A couple of years ago, I started trying to feed my family more nutritious foods. I really went all out like I was ready to conquer the world. I tried to buy mostly organics and cook everything from scratch with all whole grains. Yes, I went in a little over my head!
As to be expected, this was a drastic and overwhelming change for me and my family. That being said, I regressed quite a bit due to the affect it had on our budget, the fact that I didn’t feel like I knew what I was doing, and my family was not used to eating that way all the time.
To go from even a partially processed foods diet to a whole foods diet is not an overnight process. I’ve learned:
- It takes time to learn how to cook differently.
- It takes time for your family to adjust to eating differently.
- It takes time for you and your budget to adjust to shopping differently.
Of course, and then to make matters worse, while doing research to determine how to best feed my family, I was bombarded with numerous opinions on the web and in books about the right way to cook and eat. How was I suppose to know which ones were right?
Faced with these challenges, I admit, I got absolutely frustrated. I wanted to throw my hands up in the air and forget about it. I wanted to go back to what I was comfortable shopping for, cooking and eating.
But, how could I do that when the health of my family was in my hands. I’m the one responsible for what’s going into their mouths every day.
Have you ever felt this way? Do you struggle with some of these issues? Or is it just me??
Well, I finally came to the realization that I had to do the best I could with our budget and make the best decisions possible for my family, and then be happy.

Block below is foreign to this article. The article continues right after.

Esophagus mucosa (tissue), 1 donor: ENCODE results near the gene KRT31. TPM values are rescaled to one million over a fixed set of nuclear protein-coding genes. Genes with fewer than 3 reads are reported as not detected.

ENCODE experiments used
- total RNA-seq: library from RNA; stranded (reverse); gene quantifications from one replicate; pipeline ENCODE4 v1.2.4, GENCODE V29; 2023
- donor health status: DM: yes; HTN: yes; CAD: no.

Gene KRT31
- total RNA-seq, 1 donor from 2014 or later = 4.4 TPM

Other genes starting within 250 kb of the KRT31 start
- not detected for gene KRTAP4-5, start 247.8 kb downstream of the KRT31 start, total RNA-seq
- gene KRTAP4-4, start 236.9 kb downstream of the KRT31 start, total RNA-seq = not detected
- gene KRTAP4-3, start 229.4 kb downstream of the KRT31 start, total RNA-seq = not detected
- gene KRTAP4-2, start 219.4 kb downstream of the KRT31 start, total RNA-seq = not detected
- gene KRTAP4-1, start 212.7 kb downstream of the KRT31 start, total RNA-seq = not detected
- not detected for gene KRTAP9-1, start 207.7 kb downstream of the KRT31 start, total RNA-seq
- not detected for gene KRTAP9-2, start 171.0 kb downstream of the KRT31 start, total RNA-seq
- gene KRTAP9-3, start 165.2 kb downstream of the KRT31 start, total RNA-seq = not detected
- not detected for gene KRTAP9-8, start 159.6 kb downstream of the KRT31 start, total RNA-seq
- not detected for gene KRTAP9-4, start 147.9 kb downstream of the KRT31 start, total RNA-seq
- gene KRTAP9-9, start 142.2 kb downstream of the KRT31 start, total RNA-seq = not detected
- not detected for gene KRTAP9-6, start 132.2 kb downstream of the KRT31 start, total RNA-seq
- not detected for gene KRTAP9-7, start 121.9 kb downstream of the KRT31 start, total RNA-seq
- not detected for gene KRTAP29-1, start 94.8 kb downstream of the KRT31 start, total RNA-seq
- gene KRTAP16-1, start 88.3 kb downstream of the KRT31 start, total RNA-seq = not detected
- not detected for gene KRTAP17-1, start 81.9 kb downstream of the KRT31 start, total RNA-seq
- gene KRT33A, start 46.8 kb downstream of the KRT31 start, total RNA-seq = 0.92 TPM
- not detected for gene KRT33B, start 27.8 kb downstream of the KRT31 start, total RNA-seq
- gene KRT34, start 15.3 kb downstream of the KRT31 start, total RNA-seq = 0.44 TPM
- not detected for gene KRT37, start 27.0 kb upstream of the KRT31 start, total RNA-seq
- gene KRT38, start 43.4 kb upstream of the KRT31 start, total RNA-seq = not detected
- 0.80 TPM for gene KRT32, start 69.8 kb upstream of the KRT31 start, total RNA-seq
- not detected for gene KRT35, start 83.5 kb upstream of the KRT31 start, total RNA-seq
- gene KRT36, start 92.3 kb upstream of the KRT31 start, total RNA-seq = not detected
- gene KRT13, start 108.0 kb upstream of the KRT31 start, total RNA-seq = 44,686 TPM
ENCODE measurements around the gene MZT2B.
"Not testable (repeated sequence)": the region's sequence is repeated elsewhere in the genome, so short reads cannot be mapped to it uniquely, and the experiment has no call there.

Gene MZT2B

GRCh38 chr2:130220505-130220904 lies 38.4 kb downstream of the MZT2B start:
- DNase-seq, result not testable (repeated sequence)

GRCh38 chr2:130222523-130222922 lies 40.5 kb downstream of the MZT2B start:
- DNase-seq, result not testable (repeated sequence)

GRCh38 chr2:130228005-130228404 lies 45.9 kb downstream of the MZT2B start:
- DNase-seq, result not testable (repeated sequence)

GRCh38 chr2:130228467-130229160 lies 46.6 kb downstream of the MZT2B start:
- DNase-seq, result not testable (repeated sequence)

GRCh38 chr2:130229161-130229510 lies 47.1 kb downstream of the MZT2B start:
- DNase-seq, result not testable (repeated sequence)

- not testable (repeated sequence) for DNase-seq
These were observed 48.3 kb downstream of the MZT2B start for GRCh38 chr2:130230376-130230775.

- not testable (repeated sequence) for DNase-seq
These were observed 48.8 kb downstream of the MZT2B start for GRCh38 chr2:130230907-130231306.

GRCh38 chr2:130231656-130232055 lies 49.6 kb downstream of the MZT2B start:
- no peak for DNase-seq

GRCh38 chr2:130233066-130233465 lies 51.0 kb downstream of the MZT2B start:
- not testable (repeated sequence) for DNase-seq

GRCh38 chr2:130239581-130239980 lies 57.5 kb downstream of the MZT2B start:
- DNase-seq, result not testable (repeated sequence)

Here are some things that I think make the process easier and more affordable.
1. Use Coupons/Stock Up On Sales
If you’ve been reading my site for long, you know I’m a believer in coupons. I even wrote this post a while back about using coupons for buying organics.
Although, I don’t use coupons for foods as often as I once did, I do still use them to stock up on basic cooking essentials when I find a good deal. You can read more about getting the most from your coupons in my couponing series.
Even if you don’t have coupons, but find a good deal, stock up when the product is at its lowest price.
2. Buy in Bulk
One of the best ways to save money is by buying in bulk. This could mean buying the huge container of old fashioned oats at the grocery store or buying active dry yeast in a 2lb bag online.
Also, many times buying meat in family packs is the cheapest route to go. Buy it when it’s on sale, divide it into freezer bags and freeze it. This can potentially be a huge money saver.
Basically, if it’s something you know you can use, or freeze, before it expires, and you can get a larger quantity at a lower price, go for it.
3. Cook Homemade and Freeze
This one is a biggie. Homemade foods is the key to eliminating processed foods on a budget. That doesn’t mean you have to spend hours in the kitchen every day cooking.
Look for recipes that have few ingredients and are simple to make, but use whole, or very minimally processed, ingredients. Add a new recipe or two to your menu plan each week to begin building your new recipe file.
Another great option is to make double batches of muffins, pancakes, casseroles, soups and sauces. Freeze them for days when you don’t have a lot of time to spend in the kitchen.
4. Eat More Produce Even If It’s Non-Organic